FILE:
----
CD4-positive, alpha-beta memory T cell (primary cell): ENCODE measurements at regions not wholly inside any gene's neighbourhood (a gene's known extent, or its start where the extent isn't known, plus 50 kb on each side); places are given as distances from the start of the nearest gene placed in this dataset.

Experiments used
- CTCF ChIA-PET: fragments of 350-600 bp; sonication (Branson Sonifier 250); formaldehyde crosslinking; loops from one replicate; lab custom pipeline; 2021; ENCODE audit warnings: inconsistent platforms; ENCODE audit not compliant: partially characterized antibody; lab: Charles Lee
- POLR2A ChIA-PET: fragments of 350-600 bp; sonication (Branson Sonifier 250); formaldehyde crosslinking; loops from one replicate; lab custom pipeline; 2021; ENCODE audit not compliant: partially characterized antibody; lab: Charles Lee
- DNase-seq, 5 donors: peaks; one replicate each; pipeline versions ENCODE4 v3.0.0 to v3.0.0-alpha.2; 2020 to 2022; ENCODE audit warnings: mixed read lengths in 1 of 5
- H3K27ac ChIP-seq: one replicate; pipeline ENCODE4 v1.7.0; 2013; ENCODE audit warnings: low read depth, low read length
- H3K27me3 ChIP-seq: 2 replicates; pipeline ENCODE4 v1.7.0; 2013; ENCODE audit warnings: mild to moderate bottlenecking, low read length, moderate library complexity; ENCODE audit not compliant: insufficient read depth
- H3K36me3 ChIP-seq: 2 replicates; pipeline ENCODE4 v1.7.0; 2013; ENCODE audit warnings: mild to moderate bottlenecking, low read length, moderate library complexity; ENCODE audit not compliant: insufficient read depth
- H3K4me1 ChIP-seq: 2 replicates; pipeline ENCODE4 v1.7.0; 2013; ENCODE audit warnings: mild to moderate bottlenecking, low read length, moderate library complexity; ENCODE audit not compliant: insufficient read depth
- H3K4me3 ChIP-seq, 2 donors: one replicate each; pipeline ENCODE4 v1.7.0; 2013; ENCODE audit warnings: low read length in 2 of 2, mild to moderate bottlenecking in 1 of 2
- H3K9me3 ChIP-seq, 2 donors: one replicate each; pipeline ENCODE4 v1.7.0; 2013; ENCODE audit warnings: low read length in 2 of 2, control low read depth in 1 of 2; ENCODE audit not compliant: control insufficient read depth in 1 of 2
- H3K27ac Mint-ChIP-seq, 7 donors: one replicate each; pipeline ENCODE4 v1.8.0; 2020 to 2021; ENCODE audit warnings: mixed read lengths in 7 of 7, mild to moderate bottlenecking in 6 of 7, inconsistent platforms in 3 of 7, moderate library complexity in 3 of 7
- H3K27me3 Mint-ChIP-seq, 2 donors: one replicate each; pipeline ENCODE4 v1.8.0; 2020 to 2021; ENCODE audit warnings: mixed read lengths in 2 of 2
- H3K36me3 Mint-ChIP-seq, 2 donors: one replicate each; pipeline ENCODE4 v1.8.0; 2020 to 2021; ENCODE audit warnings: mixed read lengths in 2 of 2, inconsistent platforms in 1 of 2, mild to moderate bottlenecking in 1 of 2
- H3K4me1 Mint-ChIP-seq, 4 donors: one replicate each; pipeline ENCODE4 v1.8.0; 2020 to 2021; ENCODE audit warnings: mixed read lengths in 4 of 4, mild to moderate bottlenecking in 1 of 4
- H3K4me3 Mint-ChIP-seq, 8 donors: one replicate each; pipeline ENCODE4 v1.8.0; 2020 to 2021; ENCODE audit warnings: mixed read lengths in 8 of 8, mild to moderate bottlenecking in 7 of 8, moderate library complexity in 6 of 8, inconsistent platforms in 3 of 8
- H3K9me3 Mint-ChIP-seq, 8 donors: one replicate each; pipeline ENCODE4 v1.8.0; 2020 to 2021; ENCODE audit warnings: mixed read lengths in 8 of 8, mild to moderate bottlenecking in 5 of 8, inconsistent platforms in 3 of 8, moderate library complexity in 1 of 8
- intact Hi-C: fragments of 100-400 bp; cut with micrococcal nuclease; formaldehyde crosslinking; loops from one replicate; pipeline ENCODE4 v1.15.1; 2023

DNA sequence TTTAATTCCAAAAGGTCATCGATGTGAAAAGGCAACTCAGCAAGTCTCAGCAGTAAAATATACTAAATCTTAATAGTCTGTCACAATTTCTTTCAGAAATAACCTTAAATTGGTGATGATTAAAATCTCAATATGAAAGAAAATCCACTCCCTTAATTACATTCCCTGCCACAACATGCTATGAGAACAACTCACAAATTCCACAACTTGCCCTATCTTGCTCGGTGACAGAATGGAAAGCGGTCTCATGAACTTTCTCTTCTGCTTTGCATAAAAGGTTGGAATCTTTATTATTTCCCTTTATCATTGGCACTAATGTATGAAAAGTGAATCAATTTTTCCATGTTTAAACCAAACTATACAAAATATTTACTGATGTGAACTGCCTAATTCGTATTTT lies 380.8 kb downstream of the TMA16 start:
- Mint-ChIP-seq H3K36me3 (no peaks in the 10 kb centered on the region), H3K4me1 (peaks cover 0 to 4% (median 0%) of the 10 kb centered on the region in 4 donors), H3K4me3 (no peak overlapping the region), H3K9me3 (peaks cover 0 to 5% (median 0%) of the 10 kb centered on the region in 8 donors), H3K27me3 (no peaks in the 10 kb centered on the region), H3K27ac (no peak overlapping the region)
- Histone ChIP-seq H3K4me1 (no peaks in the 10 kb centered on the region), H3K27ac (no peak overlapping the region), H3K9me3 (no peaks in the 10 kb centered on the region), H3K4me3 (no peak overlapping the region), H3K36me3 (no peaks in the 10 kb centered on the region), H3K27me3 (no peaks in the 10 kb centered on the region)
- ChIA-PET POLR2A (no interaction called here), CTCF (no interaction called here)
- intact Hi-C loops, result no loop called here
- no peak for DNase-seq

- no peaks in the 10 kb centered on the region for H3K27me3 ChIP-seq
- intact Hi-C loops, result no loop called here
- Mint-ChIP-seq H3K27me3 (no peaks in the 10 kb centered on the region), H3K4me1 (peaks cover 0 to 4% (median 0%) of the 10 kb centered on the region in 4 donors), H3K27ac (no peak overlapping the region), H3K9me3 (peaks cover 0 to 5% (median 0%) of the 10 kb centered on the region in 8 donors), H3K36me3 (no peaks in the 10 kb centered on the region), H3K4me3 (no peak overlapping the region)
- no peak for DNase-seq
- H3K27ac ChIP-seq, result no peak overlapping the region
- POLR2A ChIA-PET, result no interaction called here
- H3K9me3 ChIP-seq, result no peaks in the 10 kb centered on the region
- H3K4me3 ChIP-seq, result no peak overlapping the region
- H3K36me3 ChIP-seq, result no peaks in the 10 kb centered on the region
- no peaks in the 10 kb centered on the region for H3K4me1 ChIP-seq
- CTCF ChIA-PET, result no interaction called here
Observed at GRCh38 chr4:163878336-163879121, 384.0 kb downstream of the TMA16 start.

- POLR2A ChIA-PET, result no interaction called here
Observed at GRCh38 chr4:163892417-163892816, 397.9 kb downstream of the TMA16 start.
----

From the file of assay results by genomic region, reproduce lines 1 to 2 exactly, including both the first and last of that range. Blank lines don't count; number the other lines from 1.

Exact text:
CD4-positive, alpha-beta memory T cell (primary cell): ENCODE measurements at regions not wholly inside any gene's neighbourhood (a gene's known extent, or its start where the extent isn't known, plus 50 kb on each side); places are given as distances from the start of the nearest gene placed in this dataset.

Experiments used